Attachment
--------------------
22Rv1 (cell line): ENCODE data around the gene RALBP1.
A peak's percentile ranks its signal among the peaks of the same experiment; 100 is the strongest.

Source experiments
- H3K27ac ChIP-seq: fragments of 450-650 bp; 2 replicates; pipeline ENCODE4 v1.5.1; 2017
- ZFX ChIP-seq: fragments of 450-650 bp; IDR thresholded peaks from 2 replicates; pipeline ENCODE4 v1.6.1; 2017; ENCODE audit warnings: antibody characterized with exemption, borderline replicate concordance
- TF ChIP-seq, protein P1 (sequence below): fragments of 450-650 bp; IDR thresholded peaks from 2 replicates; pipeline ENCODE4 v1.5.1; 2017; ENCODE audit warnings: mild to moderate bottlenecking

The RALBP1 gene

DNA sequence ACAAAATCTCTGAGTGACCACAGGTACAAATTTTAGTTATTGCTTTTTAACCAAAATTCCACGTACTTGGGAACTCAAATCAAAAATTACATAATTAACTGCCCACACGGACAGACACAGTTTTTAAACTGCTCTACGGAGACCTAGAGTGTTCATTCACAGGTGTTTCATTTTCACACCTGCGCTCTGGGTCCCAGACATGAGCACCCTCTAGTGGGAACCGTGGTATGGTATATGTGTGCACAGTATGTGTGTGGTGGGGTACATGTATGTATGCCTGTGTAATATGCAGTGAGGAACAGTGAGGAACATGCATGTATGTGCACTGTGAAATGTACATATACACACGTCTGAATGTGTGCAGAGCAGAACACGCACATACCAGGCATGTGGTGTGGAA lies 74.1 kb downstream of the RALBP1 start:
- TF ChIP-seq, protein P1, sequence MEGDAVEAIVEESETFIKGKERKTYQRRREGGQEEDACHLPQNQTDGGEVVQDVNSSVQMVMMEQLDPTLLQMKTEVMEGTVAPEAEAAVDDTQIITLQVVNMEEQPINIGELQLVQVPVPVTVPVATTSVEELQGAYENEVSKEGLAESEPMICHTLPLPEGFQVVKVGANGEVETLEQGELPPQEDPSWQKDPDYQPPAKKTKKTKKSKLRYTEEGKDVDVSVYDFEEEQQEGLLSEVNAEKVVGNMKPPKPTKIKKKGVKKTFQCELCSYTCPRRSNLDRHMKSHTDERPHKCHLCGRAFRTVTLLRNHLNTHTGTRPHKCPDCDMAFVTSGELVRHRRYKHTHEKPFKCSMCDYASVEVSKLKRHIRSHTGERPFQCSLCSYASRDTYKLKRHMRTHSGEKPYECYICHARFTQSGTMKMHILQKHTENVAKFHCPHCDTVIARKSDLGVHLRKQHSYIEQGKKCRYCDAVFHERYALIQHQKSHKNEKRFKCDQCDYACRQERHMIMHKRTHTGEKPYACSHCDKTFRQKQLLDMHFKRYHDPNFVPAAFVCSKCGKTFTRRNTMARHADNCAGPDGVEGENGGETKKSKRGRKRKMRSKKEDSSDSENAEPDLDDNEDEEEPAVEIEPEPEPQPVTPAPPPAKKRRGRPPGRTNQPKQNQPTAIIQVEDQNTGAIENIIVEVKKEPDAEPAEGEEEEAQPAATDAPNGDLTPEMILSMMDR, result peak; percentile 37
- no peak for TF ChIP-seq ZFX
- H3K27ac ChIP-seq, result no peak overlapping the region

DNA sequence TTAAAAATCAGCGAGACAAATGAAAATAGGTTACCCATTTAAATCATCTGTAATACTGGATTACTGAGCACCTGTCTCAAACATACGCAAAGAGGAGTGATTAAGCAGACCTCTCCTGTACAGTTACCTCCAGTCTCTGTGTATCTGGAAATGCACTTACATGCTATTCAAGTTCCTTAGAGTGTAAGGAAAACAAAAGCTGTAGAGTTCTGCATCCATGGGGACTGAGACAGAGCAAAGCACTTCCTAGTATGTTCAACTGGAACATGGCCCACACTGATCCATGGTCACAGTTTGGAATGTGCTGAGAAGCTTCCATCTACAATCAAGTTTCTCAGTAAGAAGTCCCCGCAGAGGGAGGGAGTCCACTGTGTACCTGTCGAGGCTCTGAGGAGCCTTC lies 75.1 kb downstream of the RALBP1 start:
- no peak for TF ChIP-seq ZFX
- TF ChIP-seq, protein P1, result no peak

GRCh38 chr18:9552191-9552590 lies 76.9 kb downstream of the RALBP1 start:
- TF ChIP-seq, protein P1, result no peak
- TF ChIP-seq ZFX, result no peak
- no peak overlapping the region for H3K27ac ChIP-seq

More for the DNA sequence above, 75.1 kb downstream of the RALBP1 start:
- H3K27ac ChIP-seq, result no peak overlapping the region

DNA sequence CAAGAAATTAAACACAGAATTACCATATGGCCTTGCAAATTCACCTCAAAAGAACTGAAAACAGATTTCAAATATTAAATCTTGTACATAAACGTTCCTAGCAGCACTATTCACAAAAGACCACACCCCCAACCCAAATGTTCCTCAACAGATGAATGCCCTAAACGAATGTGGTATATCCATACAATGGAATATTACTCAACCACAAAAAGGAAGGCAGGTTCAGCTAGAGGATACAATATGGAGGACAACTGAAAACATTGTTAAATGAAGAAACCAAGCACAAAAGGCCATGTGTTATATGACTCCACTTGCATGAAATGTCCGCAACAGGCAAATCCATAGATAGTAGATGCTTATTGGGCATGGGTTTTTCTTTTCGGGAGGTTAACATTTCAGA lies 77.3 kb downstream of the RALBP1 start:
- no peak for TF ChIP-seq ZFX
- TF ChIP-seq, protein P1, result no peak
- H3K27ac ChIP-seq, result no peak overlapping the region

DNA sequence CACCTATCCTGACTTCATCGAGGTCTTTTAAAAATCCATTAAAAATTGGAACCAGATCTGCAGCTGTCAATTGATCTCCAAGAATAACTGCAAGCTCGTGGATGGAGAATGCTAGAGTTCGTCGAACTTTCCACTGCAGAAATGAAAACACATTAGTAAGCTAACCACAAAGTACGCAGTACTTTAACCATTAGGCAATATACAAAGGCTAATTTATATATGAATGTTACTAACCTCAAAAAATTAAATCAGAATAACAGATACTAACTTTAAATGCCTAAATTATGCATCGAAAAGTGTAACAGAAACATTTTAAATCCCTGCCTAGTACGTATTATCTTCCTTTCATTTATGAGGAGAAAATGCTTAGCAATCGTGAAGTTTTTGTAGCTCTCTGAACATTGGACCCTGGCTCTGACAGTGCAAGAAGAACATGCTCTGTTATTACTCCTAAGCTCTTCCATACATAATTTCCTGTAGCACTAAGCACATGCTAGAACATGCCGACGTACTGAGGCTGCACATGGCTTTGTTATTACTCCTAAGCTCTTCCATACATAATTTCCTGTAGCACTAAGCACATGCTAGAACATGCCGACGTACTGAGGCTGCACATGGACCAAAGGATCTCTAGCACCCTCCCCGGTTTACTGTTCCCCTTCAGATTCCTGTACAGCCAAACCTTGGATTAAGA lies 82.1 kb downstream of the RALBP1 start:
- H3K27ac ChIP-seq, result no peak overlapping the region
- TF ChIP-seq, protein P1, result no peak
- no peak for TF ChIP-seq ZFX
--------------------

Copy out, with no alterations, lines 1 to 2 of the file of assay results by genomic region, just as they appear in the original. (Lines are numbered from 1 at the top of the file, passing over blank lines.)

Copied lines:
22Rv1 (cell line): ENCODE data around the gene RALBP1.
A peak's percentile ranks its signal among the peaks of the same experiment; 100 is the strongest.